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“Google engineer, Chade-Meng Tan’s book shows that to avoid certain kinds of results, you need to change the conditions that give rise to them. If you change the habitual patterns of your mind, you can change their resulting attitudes and emotions and find peace and inner happiness.” (His Holiness the Dalai Lama)
“This is a book offering much good advice. I most appreciate Meng’s insight that expressing compassion for others brings happiness to oneself as well.” (Jimmy Carter, Former President of the United States)
“I applaud Chade-Meng for daring to undertake the writing of a book on “Emotional Intelligence,” within which lies the essence of knowing oneself. The practices he offers will help improve our lives and in the process lead to a world where greater peace and happiness is possible.” (S.R. Nathan, Former President of Singapore)
“Combining timeless wisdom with modern science, Chade-Meng Tan has created an entertaining and practical guide to success and happiness.” (Deepak Chopra)
“Search Inside Yourself is a practical guide to the fundamentals of emotional intelligence. This book has the potential to change lives and deliver happiness.” (Tony Hsieh, New York Times bestselling author of Delivering Happiness and CEO of Zappos.com, Inc.)
“This book and the course it’s based on represent one of the greatest aspects of Google’s culture—that one individual with a great idea can really change the world.” (Eric Schmidt, executive chairman of Google)
About the Author: Chade Meng Tan
Chade-Meng Tan (Meng) is Google's Jolly Good Fellow (which nobody can deny). Meng was one of Google's earliest engineers. Among many other things, he helped build Google's first mobile search service, and headed the team that kept a vigilant eye on Google's search quality. His current job description is, "Enlighten minds, open hearts, create world peace".
Outside of Google, Meng is the Founder and (Jolly Good) President of the Tan Teo Charitable Foundation, a small foundation dedicated to promoting Peace, Liberty and Enlightenment in the world. He is a Founding Patron of Stanford University's Center for Compassion and Altruism Research and Education (CCARE). He is also a Founding Patron of the World Peace Festival, and adviser to a number of technology start-ups.
Meng occasionally finds himself featured on newspapers. He was featured on the front page of the New York Times and delivered a TED talk at the United Nations. He has met three United States Presidents, Obama, Clinton and Carter. The Dalai Lama gave him a hug for his 40th birthday. His personal motto is, "Life is too important to be taken seriously".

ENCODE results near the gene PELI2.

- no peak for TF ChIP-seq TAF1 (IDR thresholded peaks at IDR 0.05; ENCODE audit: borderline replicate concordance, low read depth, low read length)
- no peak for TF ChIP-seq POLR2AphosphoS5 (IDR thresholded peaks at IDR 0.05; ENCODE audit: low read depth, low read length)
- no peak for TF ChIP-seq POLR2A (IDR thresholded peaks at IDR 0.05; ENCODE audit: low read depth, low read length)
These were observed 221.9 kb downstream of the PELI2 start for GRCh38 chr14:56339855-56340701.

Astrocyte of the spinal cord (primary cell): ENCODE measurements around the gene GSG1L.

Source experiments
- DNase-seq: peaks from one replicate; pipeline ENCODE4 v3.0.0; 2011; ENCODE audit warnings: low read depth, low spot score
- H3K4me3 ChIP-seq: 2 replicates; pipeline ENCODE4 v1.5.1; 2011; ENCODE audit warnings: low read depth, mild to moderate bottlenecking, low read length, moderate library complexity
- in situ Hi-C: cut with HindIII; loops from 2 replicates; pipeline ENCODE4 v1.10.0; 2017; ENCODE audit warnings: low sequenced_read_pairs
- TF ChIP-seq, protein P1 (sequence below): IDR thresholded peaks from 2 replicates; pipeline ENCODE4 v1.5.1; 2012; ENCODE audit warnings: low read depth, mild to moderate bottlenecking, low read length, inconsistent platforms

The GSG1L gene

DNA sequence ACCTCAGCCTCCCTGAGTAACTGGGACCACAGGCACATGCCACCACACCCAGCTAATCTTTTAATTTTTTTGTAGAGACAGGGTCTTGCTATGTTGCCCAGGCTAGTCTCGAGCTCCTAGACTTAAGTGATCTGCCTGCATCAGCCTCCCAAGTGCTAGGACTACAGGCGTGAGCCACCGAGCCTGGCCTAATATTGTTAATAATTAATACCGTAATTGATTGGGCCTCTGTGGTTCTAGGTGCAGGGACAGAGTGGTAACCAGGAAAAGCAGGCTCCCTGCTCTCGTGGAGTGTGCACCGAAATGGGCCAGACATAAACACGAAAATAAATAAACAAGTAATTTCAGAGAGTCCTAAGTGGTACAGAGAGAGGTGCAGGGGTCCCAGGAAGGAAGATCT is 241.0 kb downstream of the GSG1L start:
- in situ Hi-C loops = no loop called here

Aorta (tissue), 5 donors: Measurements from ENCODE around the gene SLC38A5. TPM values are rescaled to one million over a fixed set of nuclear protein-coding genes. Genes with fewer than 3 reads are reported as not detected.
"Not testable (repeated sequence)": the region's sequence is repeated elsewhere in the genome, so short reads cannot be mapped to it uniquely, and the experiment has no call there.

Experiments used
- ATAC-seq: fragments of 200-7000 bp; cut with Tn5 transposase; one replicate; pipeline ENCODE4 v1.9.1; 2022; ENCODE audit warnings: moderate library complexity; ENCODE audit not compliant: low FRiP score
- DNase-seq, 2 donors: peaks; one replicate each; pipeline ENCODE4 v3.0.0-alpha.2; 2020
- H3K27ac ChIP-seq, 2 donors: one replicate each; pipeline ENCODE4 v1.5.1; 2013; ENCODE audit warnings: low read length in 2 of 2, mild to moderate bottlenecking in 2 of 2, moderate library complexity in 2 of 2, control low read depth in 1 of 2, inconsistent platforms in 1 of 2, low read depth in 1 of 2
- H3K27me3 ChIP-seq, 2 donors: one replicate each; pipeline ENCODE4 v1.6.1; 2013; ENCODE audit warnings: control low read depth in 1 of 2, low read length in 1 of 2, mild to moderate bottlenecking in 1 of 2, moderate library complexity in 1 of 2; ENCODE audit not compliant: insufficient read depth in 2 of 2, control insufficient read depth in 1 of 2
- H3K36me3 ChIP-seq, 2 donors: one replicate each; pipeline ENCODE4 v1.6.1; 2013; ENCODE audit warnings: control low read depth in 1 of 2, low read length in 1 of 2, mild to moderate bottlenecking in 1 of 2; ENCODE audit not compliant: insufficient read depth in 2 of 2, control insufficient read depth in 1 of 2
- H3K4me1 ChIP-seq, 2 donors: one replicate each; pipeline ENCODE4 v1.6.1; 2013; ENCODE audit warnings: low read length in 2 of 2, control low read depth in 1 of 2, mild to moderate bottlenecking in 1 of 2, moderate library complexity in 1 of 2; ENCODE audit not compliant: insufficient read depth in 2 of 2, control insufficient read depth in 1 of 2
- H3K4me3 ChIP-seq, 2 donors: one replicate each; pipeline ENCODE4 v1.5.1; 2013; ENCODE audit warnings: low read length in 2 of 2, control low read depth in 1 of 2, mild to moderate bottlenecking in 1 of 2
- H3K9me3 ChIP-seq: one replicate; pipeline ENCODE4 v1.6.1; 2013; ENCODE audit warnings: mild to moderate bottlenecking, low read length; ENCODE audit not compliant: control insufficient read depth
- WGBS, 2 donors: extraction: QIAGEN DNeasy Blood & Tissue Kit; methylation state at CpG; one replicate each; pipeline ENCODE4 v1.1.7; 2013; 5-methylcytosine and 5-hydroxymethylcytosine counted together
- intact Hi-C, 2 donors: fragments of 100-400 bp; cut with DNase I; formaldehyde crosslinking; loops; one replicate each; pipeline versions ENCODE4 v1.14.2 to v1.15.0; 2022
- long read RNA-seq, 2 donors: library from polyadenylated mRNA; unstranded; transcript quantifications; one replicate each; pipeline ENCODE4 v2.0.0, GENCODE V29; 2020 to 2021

Meng hopes to see every workplace in the world become a drinking fountain for happiness and enlightenment. When Meng grows up, he wants to save the world, and have lots of fun and laughter doing it. He feels if something is no laughing matter, it is probably not worth doing.
What People Are Saying
Disclaimer : Result is not Typical and Will be Vary between each person
best self help book I have ever read. Chade-Meng does not just tell you what is good for you to do. He backs it up with data and research/proof. I have been following his guidance to meditate and act more thoughtfully in general. So far this has affected my life and how I view things around me more than I would have believed possible. It's worth the read and the $. -c
Wonderful & funny approach to mindfulness and how to do it - in simple terms, also instructions on how to make dreams come true and another exercise on how to prepare for meetings that might be nasty and come out well - maybe even with a friend.
I have tried two exercises (in two weeks) and they work!
I can understand why the Dalai Lama gave Meng Tan a hug for his 40th birthday - I would if I could.
Meng's book is an enjoyable and thorough run through of Mindfulness with great practical implications for people and workplaces. He covers the topic from the point of view of a stressed knowledge-worker (engineer), and anecdotally how Google staff have found it valuable.
As someone who is both familiar with the science, and someone who has been teaching mindfulness and self-awareness in business for almost two decades I salute Meng and Google's success in bringing their work to public attention.
If mindfulness has ethical and spiritual benefits (which is harder to prove scientifically), then Meng's book helps nudge us along the path of creating a better world.
Why Wait? Get the book now (from Amazon):